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Merideth: Hey, guys. So, today, we're checking out the MotoFab 2.5-Inch Front, 2-Inch Rear Leveling Kit, fitting all 2019 and newer Silverado 1500s, excluding the Trail Boss models. Now, if you're in search of an affordable way to get a functional and good-looking stance for your truck, the best way to do it is with a leveling kit, and this option by MotoFab will be a high-quality choice to take a look into.Now, this kit will lift the front 2.5 inches, getting rid of the factory rake, which will help even out the truck's stance and will lift the rear 2 inches, giving you all-around better ground clearance while also being able to fit a larger wheel and tire inside that wheel well. Now, that will make this kit great for anybody who has their eye on an upgraded tire, up to 33 inches in size, and needs a lift that will accommodate that extra height.Now, not only that, but this Silverado's front-end does hang pretty low, so that 2.5 inches in the front will allow you to clear obstacles that you may have previously come in contact with. Now, the function also comes form and this kit will give your truck that tough-looking stance that you may be looking for for your Silverado. Now, when it comes to the kit itself, this is going to be pretty simple as far as what is included in the kit. You're gonna get two, 1.66-inch spacers for the front that's going to attach to the top of your strut, making this pretty straightforward. I would like to mention that the front spacer does measure out to 1.66 inches, but with suspension geometry and the spring compression, that is what is going to achieve 2.5 inches of lift. So, I would just keep that in mind when you do pull these out of the box.Now, the rear blocks, however, are going to be true to size at 2 inches and will be made of a durable, heavy-duty fabricated steel, making them incredibly strong. Now, speaking of the materials, the front spacers will have a billet aluminum construction, being extremely durable as well as lightweight at the same time. Now, both of those are going to have a nice black powder coat finish to, of course, protect the steel and aluminum underneath from any corrosion, offering a very long lifespan on your Silverado.Now, the kit will also come with all of the hardware that you need, including the longer U-bolt for the back when it comes to the rear leaf spring. Now, when we're talking about price, this kit is gonna come in at right around the $150 mark, again, making it incredibly affordable for a solution for lifting and leveling your truck.Now, what I like about this kit is that it's going to come with both the front and the back not only leveling the front, but it's gonna give you more ground clearance and open up that wheel well, making it a lot more functional. Now, some other choices on the page may only come with the front. They may be a spacer like this or attached to the bottom, or they're going to come with just the rear in some circumstances. Now, when taking a look at the category, you're also gonna see some different solutions for a lift or a level like taller springs or taller struts, as well as taller leaf springs, as well, this keeps it very simple and straightforward when it comes to the build and the installation.Now, overall, I think if you're looking to keep it relatively simple, you're not really looking to swap up your factory suspension, but you do wanna get a boost in height for your truck for looks and capability, then this is going to be a great option. Now, install is gonna be two out of three wrenches on the difficulty meter, taking you about two hours to get the job done with the right hand tools. Now, one of our installers here is gonna walk you through that process step by step. Let's go ahead and get into the install.Man: The tools you're gonna need for this installation include a 1/2-inch air impact gun or a breaker bar, 3/8-inch electric impact gun, 1/2-inch long and short extensions with a swivel socket, 3/8-inch long and short extensions. A 3/8-inch ratchet, 10-millimeter socket, 9-milllimter, 13-millimeter, 14-millimeter, and 17-millimeter deep sockets, 15-millimeter, 18-millimeter, 21-millimeter, and 22-millimeter deep impact sockets, an 18-millimeter ratcheting wrench, a pry bar, 8-millimeter hex head socket, a T40 Torx socket, a drift pin, 15-millimeter, 14-millimeter, and 10-millimeter wrenches, channel locks, and a 21-millimeter wrench or an adjustable wrench.How's it going, everybody? Today, I have a lift leveling kit for the '19 Silverado, and I'm gonna show you how to do the install step by step. So, let's get started. We're at the front driver's wheel well, and I'm gonna start taking apart the suspension components so that I can remove the strut and put the front spacer on. All right. So we're starting by removing the ABS line brackets. There's one here, and we're just gonna fall that down. Just a little tech tip here. I did put a pry bar in here just to hold this up to make it easier to get around in here.So we're using our 10-millimeter socket in order to remove these brackets. Right. And there's a bracket in the back of the knuckle. I know you can't see it on camera, but you can see the position of my hand. It's a 10-millimeter nut, actually, a bolt that's right there. So that's the second bracket. Now I'm gonna add an extension just to make it a little easier to reach some of these. So this is actually the brake line bracket right here, it's a 10-millimeter bolt.All right. And then moving over to the other side is our third ABS bracket, also a 10-mill. And just to make life a little easier, I do like to put the bolts back in place to keep them organized and so we don't lose anything. All right. Moving on, we're gonna go to the ABS sensor itself. Our ABS sensor is right here. Again, a 10-millimeter bolt. Once we take the bolt out, we can remove the sensor and get that line out of the way. And there's one more bracket in the back of the knuckle. It's also a 10-millimeter bolt.And there's actually one more ABS line bracket on the back of the knuckle. And I'm using a 10-millimeter ratcheting wrench to get this one off. There's not enough room for an impact gun here, so you can use a ratcheting wrench, or if you have a 10-mill socket and a ratchet, that'll also work. All right. Now we're moving on to the upper control arm. We have an 18-millimeter nut here. We're gonna remove that using our 18-millimeter deep socket, a swivel, and an extension on the impact gun.You wanna be careful with this because when it does come free, it could spring out. So just be mindful of that. Right. With the control arm free, we're gonna move on to the sway bar end link. Sway bar end link is right here, and there's an 18-millimeter nut holding that on. And I'm gonna use the same setup on my impact gun. So if it does start spinning a little bit, you can put pressure on the end link in order to get the nut the rest of the way off. And if that still doesn't work for you, you can use a 9-millimeter deep socket to hold the end of the end link stud and then a wrench on the nut, and you'll just twist it off using that combination. So our steering linkage nut is right here, and that's a 21-millimeter nut. I'm using a deep socket to clear the stud. Now we wanna remove this from the knuckle. And if it is stuck in there, just use a hammer, either a dead blow or a ball-peen, and hit the knuckle right here in order to jounce this free.So as a quick side note, guys, now, I did lube up everything on my nuts and bolts before I started, which is always a good idea because there is some rust here. However, if you are going to remove the nut from the steering linkage here, just like the sway bar end link, this might spin inside the knuckle. So what you wanna do is take your 21-millimeter wrench, if you have a ratcheting wrench, that would be great. Slide that on and then use your 10-millimeter wrench to hold the stud in place while you use your 21 to remove the nut.Another good idea is to hang up your spindle that way it doesn't hang on the axle, which could potentially pull it out of place. All right. Moving on to our upper strut mount area here, there's a plastic wire bracket that's in the way. So we can pry that up and push it back in order to make some space there. Now we have access to our upper strut mount nuts, and these are 14-millimeter. So, I'm gonna be using a combination of a 14-millimeter ratcheting wrench and a 14-millimeter deep socket with a ratchet.All right. So we just need to loosen them up for now, and we'll remove them in a later step. And this is a tight space back here, but I'm gonna attempt to use my 14-mill deep socket just because it's a little tight to get a ratcheting wrench in there. All right. With them loosened up, I'm going to move them all the way to the top of the studs, if you can see this nut here, like this. And should be able to get them all by hand at this point, just go.All right. Now we can move on to the lower strut bolts. Now we're at our lower strut bolts. There's two, one here, one here, and they're both 15-millimeter. I'm gonna use a 15-millimeter socket to remove them. And then there is a retention nut that you probably wanna keep handy. Now, be careful when you are removing the second one because, again, there is tension on this, so it could spring free.Now, my retention nut, since it's kind of old and rusted, is spinning. I'm not able to remove the bolt without holding it in place. So what I'm gonna do is I'm gonna use my channel locks and hold the nut in place and hit it again with my 15-millimeter. We're almost ready to remove the strut. Couple of little pointers I wanted to give you, one is we did bungee the steering linkage out of the way using a bungee and connecting it to the front bumper.Next, in order to get this out, we have to remove the three nuts that we loosened earlier. With those removed, the strut is free at this point. So what we're gonna wanna do and we might have to do is push down on the knuckle and the lower control arm in order to get this out. If it does start fighting you, you can spin it as well in order to clear the lower portion of it from the lower control arm. So I'm pushing down at the same time as I'm maneuvering the strut around.Okay. So at this point, another thing is you are able to do this by just loosening the tie rod link. But if you're having trouble, like I am, we can actually use a hammer to get this out of the sway bar to make it a lot easier. All right. And with our sway bar end link out, that gives us plenty of room in order to slide the strut out. Now, once this is out, I did unhang it. But like I said before, we don't want it hanging off of our axle. So I'm gonna hang this back up. That's the strut removal process for the front driver side. For the front passenger side, follow the same exact steps.So we have some pre-assembly to do on our spacer before we put it onto our strut. I'm gonna walk you through that step by step. We're gonna use the supplied hardware that comes in the kit. We have three nylon nuts that are 17-millimeter, and then we have three bolts that are 8-millimeter hex head. So what we're gonna do is take our spacer, flip it over, thread the bolts through the backside. And you wanna make sure to do this by hand for at least a few threads first, because if you're gonna use a gun, like I am, you don't wanna cross-thread anything. And we're just gonna lightly tighten these down with the impact gun.All right. With the new studs in place, these will be the studs that we're gonna use once the strut is in. So with those in place, we're gonna align our spacer up with our strut. And there is only one way that this lines up. So you'll know you'll have it on properly when it slides over top. Now, that that's done, we're gonna put our nylon locking nuts on. Again, get a couple of threads on by hand, then use the 17-millimeter socket to tighten them down.And also, for the other one, once you get the other strut out, you're gonna just do the same exact thing for the passenger strut as well. With our spacer on our strut, I'm gonna walk you through the install process, which is pretty much gonna be the same as the uninstall process, just in reverse order. Now, with our spacer on the top of our strut, we're gonna put the strut into place. And with the spacer and the new studs, the orientation of the strut is now 180 degrees. Just a note that I'll have to show you in a future step here. But once we got the top studs lined up and the strut into place, we're gonna take the factory nuts and put them on just a few threads so that we can hang the strut here and have some maneuverability to install the lower bolts.Okay. So, as I was mentioning before, with this spacer on, the strut gets rotated 180 degrees. So, as you can see, it changes the angle of the lower bushing and mounting, so what we have to do is use a drift pin in order to manipulate the lower bushing and mounting points to line up the holes. Another thing I need to mention, and this might happen to you, is that my locking nuts that are on the top here, the tabs broke off of them. So, what I'm going to do is use a through bolt and a nut to secure this on the lower control arm. Okay. So I'm putting my bolt through the top and trying to line it up at least enough so it doesn't go the whole way through and fall past the lower control arm.All right. Now that we got our holes lined up and we got our bolt to fall through the strut hole as well as the lower control arm hole, we're gonna snug that down using a nut. Now, I have this, which is a 15-millimeter nylon locking nut. So I'm gonna snug this bolt all the way down. And I might have to loosen it back up once we go back to the top mount to tighten those down.You could also reuse the factory bolts that go here, and they are a 10x1.5-millimeter thread pitch. So if you have a nut in that thread pitch, you can reuse those. So what we've already done is lowered the truck so we can get our floor jack underneath the lower control arm in order to raise everything up so we can line up our upper control arm ball joint and our steering linkage ball joint in the holes to put the nuts on. I'm gonna go ahead and get started with the steering linkage.And if, as you notice, can't fit it on, you can either spin this to line it up or you can push this in and articulate steering. Line up the hole, put our 21-millimeter nut back on. With that in, we can carefully unhang our knuckle. And if you've jacked the lower control arm up enough, you should be able to push the upper control arm into place and then slide the nut on a few threads. So we got our 18-millimeter nut threaded on. Just a few threads. Like I said, we're just gonna tighten everything down once we get everything lined up.Now we're gonna line up our sway bar end link with our sway bar, get that into place. Take the 18-millimeter nut, thread that on a couple of threads. And now, at this point, if you're still doing the other side, I would leave this loose so that on the other end of the sway bar, you still have enough play to manipulate that in order to get the end link out. Here, I'm gonna tighten down the upper control arm ball joint nut using our 18-millimeter socket, swivel, and extension on our impact. And at this point, we can lower the jack and take that out, and I'm gonna raise the vehicle back up in order to tighten down all the other bolts.All right. With our vehicle back in the air, I'm gonna go ahead and tighten the sway bar end link. And the nut is right here in between the axle and underneath the knuckle. You should be able to get a reference from where my gun's at. Again, if you're doing the other side yet, don't tighten this down yet, leave it loose until you finish up the other side. Next, we're gonna tighten down the steering linkage nut, which is a 21-millimeter.Next, we'll be moving along to the ABS and brake line brackets. Next, we're going to reattach our ABS and brake line brackets, reusing our 10-millimeter bolts. And then make sure this little pin that you can see on the bracket here lines up with the hole in the control arm. And I'm just gonna move along down the ABS line. There's another bracket that goes into the back. And these are all 10-millimeter.Next bracket is right here, right behind the brake rotor. Again, when you're putting these in place, there's this little locating tab that you just wanna make sure is going into the hole on the knuckle. Now, our ABS sensor slides into this hole right here in the knuckle. And then you can hear it click in when the gasket gets seated, 10-millimeter bolt, and the last two brackets for our brake line and ABS line. And this spot's a little too tight for my gun, so I'm using a 10-millimeter ratcheting wrench.One of the final steps is to tighten down our upper strut nuts. So what I've already done is put the tire on, put the truck down on the ground just to load up the suspension in order to tighten these down properly. And these are 14 millimeters. I'm using a deep socket and a ratchet, and I'll probably also need to use a ratcheting wrench. Make sure you're using factory torque specs for all your nuts and bolts. All right. And while we're here, we might as well put our electrical bracket back in place.That completes the install process for this side. I do wanna reiterate, it's a good idea to make sure that all your nuts and bolts are tightened down properly. Once you're finished up and you're ready to do the other side, just follow these same exact steps. Now I'm gonna walk you through the rear installation. I have all my nuts and bolts lubed up already. I suggest you do the same. So let's get started. First thing we wanna do is make sure that our rear axle is supported. As you can see here, I have a jack stand and I also have one on the other side. At home, just use floor jacks.After we have our axle supported, we want to remove all the brackets of our brake lines. I'm gonna start here on the driver side, using a 13-millimeter deep socket. And like before, I'm gonna put my bolts back into place to keep them safe. This is the passenger side, this is also a 13-millimeter. We have three more bolts on top of the pumpkin holding our brake lines into place. These are all 13-millimeter as well. There's the first one, second one is over here, and then I'm gonna move around to the back for the third. And the third bolt on the pumpkin is right here. All right. Let's move on.Next, we're gonna remove the shock mount nuts and bolts using a 21-millimeter socket. And this side is also 21-millimeter. So you can use a wrench. I'm using an adjustable. Make sure the shock comes free, and we can move on to the other side. Same thing on this side, 21-millimeter. I am using a deep socket to clear the bolts. Also, you might need a hammer, dead blow to remove the bolts. If the threads get caught, you can twist them out with your wrench. We're gonna move on to the U-bolts, remove the nuts from these, which are 21-millimeter as well. There is nuts and washers, so make sure you hold onto them both. Once you have all the nuts removed, you can take out the U-bolts. Again, you might need your dead blow hammer for this.Now, let's repeat that on the other side. With all of our U-bolts removed, we're now gonna lower the jack stands enough so that we can fit the spacers in between the axle and the leaf springs. So as we're lowering it, we wanna make sure we're doing it relatively at the same time so that each side of the axle is coming down the same amount of distance. So just keep an eye on it as you're going. So my right side has come down possibly enough. Get the left side down a little more. All right. That looks close, so let's take a closer look.All right. So we lowered it enough to put our spacers in. And there's a couple of things that I want to mention about these spacers. One, there's a keyed pin at the bottom and a hole at the top. And you line those up with the holes in the axle mount and the pin on the leaf springs. Also, they are bigger on one end and smaller on the other end. You wanna make sure that you have the big end out towards the back of the truck and the smaller end towards the front. And now we're gonna put the other side in before we raise this back up.So we've lifted the rear axle up almost all the way in order to put our U-bolts that are supplied with our kit into place. And make sure that they are located in the correct spot on the mount here on top of the leaf spring. With the new U-bolts in place, we can reuse the factory U-bolt bracket and then put on our hardware that is supplied with our kit. So we're gonna use one washer and one nut per stud.All right. Now let's repeat that process on the other side. Okay. Once your axle is as far up as it will go, it's time to tighten the nuts at that point. So, grab a 22-millimeter socket and tighten down the nuts. And same thing here. Just keep an eye on the pin there and make sure it's going into place. So now you can see the space being filled in here and the pin is lined up correctly.Now let's repeat the same steps for this side. So, with the U-bolts all installed and tightened to factory spec, we can now lift the axle the rest of the way up, which we have already done. And we're doing that so that we can line up our struts with our mounts again, and reuse the factory bolts and nuts. And again, these are 21-millimeter. Now we're just gonna repeat the same steps for the other side. Now we're replacing our brake line brackets with the factory 13-millimeter bolts.Merideth: So that is going to wrap it up for my review and the install of the MotoFab 2.5-Inch Front, 2-Inch Rear Leveling Kit, fitting all 2019 and newer Silverado 1500s, excluding the Trail Boss models. For more videos and products, just like this, remember to always keep it right here at americantrucks.com.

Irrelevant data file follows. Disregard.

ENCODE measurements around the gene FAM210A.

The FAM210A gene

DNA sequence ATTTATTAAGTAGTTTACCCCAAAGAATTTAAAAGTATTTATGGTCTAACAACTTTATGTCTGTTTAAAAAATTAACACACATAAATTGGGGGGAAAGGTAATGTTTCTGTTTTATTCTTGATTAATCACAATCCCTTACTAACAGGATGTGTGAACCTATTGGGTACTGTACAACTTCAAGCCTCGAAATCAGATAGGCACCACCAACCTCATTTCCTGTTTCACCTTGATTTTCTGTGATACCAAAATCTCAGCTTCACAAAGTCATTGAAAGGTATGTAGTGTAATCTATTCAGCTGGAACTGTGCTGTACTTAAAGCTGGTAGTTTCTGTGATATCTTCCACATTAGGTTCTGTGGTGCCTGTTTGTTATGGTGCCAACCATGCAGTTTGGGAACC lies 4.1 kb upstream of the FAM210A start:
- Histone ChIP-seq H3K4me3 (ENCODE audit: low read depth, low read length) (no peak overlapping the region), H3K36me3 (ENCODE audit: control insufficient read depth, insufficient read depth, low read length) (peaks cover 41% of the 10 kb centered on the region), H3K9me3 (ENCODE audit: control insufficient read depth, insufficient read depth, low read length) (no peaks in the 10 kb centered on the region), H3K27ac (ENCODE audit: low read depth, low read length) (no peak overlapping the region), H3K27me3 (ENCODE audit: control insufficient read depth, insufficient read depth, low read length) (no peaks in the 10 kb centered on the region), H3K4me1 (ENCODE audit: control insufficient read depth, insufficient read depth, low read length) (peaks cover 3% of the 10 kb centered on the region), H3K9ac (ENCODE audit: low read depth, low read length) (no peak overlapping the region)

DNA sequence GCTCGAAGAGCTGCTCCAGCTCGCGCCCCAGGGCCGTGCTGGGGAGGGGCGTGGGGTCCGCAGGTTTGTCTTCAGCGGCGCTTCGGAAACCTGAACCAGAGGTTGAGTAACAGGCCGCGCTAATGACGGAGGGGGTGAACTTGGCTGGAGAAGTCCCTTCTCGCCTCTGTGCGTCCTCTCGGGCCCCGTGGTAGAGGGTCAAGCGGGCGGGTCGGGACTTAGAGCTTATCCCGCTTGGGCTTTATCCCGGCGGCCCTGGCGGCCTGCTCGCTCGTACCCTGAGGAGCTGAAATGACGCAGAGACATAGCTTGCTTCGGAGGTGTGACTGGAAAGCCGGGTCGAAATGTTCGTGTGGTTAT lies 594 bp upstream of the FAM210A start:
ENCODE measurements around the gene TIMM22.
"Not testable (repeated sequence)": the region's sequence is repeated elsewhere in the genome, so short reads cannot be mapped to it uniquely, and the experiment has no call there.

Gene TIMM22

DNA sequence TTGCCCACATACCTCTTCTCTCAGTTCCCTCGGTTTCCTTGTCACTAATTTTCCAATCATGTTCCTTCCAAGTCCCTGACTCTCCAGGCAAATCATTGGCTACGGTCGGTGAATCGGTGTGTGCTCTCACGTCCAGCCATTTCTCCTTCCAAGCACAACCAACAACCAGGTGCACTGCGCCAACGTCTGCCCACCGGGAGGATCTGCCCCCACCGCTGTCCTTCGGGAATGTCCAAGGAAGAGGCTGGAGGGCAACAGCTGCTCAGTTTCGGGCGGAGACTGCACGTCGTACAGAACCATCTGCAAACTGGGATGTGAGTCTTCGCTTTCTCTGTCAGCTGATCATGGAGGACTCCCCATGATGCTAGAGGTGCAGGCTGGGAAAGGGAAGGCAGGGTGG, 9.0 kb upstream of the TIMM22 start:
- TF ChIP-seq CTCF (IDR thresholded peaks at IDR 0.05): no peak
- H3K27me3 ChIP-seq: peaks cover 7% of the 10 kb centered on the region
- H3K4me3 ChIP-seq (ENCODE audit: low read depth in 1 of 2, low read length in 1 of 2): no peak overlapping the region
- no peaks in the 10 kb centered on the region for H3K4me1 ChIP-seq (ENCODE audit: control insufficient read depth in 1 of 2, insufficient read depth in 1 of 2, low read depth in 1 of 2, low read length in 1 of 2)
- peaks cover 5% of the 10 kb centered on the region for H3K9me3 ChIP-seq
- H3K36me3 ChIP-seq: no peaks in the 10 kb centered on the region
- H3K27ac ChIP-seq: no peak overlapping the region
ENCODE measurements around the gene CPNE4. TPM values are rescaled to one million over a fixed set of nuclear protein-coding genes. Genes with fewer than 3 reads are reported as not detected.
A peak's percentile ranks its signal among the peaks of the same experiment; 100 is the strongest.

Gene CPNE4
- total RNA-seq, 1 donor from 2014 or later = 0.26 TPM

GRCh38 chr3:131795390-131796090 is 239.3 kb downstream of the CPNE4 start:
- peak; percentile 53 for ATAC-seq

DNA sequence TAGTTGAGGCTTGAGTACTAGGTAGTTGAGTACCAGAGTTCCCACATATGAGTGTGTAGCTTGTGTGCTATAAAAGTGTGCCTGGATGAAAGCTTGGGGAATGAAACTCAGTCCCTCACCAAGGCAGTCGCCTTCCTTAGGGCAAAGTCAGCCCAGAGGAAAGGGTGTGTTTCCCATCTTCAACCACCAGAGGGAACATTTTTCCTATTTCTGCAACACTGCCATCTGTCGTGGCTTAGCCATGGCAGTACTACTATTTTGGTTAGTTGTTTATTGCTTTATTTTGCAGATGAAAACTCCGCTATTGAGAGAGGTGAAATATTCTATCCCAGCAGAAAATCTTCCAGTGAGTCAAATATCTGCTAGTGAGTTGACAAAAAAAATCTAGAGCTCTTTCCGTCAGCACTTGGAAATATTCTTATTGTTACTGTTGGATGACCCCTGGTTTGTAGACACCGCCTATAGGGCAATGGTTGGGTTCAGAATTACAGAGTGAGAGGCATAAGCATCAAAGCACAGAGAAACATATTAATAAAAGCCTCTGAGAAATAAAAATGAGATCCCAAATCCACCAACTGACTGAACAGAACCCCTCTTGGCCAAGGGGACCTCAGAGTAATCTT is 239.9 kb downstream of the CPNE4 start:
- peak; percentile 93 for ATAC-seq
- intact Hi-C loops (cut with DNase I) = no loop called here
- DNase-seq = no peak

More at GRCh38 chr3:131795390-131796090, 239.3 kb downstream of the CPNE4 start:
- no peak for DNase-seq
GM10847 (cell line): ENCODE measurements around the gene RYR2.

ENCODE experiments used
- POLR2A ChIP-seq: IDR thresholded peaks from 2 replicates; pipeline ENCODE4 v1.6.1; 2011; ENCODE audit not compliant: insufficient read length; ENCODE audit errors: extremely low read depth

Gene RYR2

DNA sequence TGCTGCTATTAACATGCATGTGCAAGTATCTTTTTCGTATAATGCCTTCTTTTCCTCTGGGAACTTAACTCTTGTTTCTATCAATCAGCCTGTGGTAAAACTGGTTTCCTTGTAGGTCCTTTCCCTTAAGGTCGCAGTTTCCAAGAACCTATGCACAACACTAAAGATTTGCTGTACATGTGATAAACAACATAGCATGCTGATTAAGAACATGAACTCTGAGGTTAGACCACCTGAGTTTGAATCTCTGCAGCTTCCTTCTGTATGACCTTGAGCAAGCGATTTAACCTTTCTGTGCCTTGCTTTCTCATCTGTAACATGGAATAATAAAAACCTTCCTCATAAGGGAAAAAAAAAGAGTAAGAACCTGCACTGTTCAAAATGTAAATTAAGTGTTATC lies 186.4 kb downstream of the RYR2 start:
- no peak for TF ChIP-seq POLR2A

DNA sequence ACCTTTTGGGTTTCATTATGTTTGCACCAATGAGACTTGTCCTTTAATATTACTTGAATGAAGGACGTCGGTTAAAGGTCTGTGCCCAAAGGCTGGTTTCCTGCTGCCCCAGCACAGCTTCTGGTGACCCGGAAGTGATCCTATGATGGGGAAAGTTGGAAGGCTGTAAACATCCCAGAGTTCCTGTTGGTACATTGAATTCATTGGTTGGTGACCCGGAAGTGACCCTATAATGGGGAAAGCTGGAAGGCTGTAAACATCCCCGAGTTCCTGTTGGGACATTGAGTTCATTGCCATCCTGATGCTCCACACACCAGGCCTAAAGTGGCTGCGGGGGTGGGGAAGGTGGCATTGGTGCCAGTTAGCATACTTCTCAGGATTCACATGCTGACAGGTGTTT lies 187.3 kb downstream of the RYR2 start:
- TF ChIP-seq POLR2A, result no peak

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Features, Description, Reviews, Q&A, Specs & Installation
Added Performance and Style without the Hassle. Get hassle-free style and performance with the MotoFab 2.50-Inch Front/2-Inch Rear Leveling Kit. This kit will efficiently lift your front and rear by 2.50 inches and 2 inches, respectively. The result is better ground clearance, enabling you to negotiate tougher trails while running larger tires. Additionally, this kit will also level out your front to rear for an aggressive stance.
Brawny Strut Spacers. This leveling kit provides its 2.50 inches of front lift via a pair of strut spacers. These spacers are designed to mount on your struts’ cap end without the need for you to disassemble the springs. Meanwhile, these spacers’ brawny billet aluminum construction offers extreme durability in a relatively lightweight form. What’s more, these strut spacers receive a chip-resistant black powder-coat finish for superior corrosion protection.
Hefty Lift Blocks. This kit lifts your rear using a pair of steel lift blocks. What makes these blocks special is that they are fabricated rather than cast, making them extremely resistant to compression forces. Moreover, these blocks are finished in the same tough black powder coating as the strut spacers for effective corrosion protection as well as a uniform look.
Convenient Install Procedure. The strut spacers and lift blocks are designed to mount onto factory locations on your truck. No modifications, drilling, or cutting are necessary, which makes for a fairly convenient install. Also, installation is completed using standard hand tools.
Includes a Limited Lifetime Warranty. This MotoFab leveling kit includes a limited lifetime warranty against factory defects. Please visit the manufacturer’s website for more details.
Application. The MotoFab 2.50-Inch Front/2-Inch Rear Leveling Kit fits all 2019-2022 4WD Chevrolet Silverado 1500 models, excluding the Trail Boss.
CA Residents: WARNING: Cancer and Reproductive Harm - www.P65Warnings.ca.gov
(approx) 2 Hours
Light to Moderate mechanical skill required.